There are two different considerations here. The first is the social reality of the social democratic state—the activist state, if you like—with collective responsibility across space and time for other people's interests. That is almost inevitably going to survive in one form or another. In my world it was pretty clear which aspects of my parents' world would survive into ours; in my kids' world, it's not at all clear which aspects of my world will survive into theirs. With globalization, with the fear of economic change, with the insecurities that the twenty-first century is going to bring, which are going to be far greater than those of the twentieth, the level of insecurity is going to have the paradoxical effect of throwing people back on the state much more, looking to it for everything from medical protection to physical protection to job guarantees to protection against outside competition and such. So the question is not going to be, Will there be an activist state? The question is going to be, What kind of an activist state?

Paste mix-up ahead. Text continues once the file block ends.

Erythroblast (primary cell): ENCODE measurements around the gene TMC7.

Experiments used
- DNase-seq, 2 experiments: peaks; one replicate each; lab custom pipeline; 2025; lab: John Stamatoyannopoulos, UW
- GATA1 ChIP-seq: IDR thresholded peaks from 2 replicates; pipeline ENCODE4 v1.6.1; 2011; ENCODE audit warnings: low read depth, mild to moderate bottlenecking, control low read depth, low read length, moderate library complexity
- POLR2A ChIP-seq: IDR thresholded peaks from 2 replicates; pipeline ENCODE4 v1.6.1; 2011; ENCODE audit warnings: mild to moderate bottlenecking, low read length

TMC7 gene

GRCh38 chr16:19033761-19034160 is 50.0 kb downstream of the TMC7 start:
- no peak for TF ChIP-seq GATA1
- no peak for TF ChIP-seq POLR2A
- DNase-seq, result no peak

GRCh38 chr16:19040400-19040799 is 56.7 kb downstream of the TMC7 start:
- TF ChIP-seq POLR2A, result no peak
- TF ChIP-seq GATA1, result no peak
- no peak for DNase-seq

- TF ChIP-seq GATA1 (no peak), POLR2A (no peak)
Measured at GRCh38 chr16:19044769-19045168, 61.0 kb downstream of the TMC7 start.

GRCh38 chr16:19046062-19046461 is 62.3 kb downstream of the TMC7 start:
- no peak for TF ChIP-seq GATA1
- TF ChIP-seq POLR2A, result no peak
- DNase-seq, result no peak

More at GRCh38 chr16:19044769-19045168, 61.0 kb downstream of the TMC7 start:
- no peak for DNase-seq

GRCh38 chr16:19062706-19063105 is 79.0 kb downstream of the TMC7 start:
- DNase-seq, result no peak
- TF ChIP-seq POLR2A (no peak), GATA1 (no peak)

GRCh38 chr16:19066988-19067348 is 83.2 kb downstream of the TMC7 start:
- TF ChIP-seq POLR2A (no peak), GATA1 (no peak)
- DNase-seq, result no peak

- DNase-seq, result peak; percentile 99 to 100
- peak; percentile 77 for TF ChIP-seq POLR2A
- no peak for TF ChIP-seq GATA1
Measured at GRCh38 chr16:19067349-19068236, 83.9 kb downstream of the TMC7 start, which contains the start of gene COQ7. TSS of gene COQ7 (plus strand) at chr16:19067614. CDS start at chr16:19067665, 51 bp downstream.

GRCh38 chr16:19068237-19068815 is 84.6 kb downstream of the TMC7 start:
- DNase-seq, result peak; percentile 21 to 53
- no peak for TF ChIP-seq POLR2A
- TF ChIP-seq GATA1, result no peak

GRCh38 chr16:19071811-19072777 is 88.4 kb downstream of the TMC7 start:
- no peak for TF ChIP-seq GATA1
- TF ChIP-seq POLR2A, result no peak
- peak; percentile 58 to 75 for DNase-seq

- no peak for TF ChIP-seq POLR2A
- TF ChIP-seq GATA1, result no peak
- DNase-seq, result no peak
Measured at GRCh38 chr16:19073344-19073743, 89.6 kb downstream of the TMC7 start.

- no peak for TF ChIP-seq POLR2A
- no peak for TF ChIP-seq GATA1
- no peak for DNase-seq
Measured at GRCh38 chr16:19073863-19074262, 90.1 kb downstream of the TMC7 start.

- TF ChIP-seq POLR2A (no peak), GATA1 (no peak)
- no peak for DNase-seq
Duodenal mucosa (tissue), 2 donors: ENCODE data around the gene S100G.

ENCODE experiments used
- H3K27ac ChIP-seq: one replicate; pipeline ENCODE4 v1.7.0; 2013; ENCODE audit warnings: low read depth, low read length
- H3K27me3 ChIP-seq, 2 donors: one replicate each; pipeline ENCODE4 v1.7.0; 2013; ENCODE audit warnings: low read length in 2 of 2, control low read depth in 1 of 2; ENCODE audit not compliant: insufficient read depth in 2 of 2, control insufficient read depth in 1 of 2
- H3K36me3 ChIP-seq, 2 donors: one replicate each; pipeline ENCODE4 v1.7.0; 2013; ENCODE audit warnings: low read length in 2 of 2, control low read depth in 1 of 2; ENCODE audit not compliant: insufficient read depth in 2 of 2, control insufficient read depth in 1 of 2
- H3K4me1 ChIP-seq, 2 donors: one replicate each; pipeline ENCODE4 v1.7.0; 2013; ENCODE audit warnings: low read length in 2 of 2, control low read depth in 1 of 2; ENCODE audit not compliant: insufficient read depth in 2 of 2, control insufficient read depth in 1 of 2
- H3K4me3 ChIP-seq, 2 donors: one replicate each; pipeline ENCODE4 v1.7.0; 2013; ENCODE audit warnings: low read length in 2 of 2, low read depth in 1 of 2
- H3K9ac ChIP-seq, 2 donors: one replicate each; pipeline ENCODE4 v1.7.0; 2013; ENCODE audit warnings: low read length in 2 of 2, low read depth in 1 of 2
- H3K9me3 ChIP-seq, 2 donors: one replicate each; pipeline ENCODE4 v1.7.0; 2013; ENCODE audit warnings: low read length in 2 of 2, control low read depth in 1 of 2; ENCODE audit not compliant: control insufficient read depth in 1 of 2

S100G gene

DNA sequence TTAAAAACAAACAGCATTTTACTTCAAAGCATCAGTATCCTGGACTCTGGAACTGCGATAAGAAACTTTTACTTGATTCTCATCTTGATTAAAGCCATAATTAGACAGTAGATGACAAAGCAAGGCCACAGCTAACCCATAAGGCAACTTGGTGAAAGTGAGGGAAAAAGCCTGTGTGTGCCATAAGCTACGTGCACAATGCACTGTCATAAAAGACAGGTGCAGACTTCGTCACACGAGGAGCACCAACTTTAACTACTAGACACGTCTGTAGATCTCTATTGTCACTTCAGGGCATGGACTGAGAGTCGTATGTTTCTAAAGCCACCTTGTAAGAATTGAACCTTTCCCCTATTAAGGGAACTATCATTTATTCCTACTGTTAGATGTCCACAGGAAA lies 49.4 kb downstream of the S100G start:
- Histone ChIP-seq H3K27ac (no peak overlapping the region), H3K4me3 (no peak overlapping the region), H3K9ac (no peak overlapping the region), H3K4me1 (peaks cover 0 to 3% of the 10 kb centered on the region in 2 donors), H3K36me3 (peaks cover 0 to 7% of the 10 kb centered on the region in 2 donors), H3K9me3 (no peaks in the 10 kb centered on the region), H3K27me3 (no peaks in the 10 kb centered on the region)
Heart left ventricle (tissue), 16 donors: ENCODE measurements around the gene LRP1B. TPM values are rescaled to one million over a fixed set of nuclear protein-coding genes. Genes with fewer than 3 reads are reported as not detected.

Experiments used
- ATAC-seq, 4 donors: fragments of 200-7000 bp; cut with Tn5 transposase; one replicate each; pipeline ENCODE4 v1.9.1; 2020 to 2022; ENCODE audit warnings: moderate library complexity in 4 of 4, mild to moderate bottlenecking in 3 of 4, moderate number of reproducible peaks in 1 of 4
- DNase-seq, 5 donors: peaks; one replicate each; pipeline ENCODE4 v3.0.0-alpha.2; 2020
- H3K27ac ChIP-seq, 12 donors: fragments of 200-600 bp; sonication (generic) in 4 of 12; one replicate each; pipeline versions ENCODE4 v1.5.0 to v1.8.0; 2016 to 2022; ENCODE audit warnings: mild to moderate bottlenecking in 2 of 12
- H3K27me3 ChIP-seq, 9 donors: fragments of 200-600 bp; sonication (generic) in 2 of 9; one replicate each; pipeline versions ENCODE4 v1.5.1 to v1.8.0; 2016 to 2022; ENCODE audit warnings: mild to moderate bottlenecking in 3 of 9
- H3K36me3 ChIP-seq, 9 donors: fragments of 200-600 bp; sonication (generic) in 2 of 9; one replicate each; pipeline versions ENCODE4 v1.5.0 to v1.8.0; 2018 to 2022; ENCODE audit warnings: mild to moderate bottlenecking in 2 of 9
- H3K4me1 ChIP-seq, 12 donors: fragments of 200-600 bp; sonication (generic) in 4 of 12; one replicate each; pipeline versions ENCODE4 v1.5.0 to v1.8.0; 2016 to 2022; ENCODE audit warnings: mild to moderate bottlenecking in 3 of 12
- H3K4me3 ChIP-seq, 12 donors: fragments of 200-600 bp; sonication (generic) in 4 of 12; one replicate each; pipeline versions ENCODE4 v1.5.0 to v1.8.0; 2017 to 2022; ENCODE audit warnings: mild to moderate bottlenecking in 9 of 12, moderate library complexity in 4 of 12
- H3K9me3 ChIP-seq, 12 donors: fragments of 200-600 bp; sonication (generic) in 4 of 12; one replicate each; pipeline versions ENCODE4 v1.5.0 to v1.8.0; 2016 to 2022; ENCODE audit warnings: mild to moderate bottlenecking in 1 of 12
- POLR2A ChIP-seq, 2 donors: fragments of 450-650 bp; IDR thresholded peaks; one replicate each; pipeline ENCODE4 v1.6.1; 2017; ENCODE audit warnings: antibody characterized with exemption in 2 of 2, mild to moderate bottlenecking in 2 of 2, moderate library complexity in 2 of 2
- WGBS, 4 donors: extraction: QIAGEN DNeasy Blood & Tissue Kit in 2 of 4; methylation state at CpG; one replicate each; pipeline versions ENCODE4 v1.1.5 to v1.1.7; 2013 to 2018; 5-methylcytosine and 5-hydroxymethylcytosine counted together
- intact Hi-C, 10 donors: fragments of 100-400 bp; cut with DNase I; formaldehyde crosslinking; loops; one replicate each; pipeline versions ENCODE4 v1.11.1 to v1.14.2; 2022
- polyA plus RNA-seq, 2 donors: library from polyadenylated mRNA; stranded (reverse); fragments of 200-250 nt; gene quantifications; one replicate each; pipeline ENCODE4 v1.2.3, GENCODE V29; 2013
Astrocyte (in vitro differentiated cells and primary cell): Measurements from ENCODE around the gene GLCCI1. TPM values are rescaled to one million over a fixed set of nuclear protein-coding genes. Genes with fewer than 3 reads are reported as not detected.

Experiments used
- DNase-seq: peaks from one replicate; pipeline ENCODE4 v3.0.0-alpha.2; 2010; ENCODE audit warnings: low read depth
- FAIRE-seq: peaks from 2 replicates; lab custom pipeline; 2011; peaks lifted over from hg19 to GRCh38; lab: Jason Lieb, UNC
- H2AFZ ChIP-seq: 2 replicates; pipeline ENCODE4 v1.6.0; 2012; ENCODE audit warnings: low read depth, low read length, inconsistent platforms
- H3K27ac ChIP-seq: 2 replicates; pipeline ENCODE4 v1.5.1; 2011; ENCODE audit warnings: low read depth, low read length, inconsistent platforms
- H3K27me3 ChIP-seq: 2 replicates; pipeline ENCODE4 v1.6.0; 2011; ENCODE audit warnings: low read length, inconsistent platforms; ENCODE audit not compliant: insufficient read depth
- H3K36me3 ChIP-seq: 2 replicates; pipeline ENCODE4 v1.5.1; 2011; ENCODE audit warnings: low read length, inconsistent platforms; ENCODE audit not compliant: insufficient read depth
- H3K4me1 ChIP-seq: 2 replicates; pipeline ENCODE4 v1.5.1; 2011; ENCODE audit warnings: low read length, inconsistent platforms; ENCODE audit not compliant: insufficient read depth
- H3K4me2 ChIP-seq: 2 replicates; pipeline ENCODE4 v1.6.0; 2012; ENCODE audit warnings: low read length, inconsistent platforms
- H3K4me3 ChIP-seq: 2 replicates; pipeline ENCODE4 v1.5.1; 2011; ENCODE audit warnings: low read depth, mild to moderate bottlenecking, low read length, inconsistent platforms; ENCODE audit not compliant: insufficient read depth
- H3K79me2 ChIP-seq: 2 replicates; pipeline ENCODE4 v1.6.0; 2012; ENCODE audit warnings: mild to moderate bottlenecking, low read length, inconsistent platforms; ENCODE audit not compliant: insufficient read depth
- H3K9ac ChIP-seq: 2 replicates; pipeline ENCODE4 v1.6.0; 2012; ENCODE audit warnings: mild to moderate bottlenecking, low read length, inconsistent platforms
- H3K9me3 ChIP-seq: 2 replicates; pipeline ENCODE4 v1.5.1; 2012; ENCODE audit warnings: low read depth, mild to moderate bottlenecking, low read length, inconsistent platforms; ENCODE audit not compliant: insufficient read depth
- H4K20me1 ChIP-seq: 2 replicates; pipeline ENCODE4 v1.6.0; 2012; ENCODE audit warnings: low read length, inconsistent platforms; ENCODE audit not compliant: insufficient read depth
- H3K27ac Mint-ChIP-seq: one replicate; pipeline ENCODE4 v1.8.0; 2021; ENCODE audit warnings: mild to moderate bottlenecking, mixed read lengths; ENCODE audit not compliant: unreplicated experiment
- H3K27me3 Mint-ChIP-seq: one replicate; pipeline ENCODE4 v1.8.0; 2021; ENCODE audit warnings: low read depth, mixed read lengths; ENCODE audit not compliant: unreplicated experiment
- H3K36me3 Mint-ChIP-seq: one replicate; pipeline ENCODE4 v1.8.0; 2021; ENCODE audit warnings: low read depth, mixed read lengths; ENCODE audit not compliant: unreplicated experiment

And that brings us to the second consideration, which is how we think about it. We've emerged from a twentieth century which we've learned to think of as a kind of seventy-year running battle between the over-mighty state and the wonders of individual freedom. Extreme forms of individualism versus extreme forms of collective enforced authority. Roughly speaking, Stalin versus the tea party. That's a caricature of the twentieth century. But it's one that we have to a large degree internalized, so when people think of the political choices facing them, they think of them in terms of maximized individual freedom versus maximized collective repression, or power or authority or whatever. And then they think of any changes with one or the other, regrettable compromises with freedom or so on. We need to change that conversation so we can think of the state not as some external creature that history has imposed upon us but simply as a way of collective organization that we chose to place onto ourselves. In that sense the liberal state either has a future or it doesn't, but it really is up to us.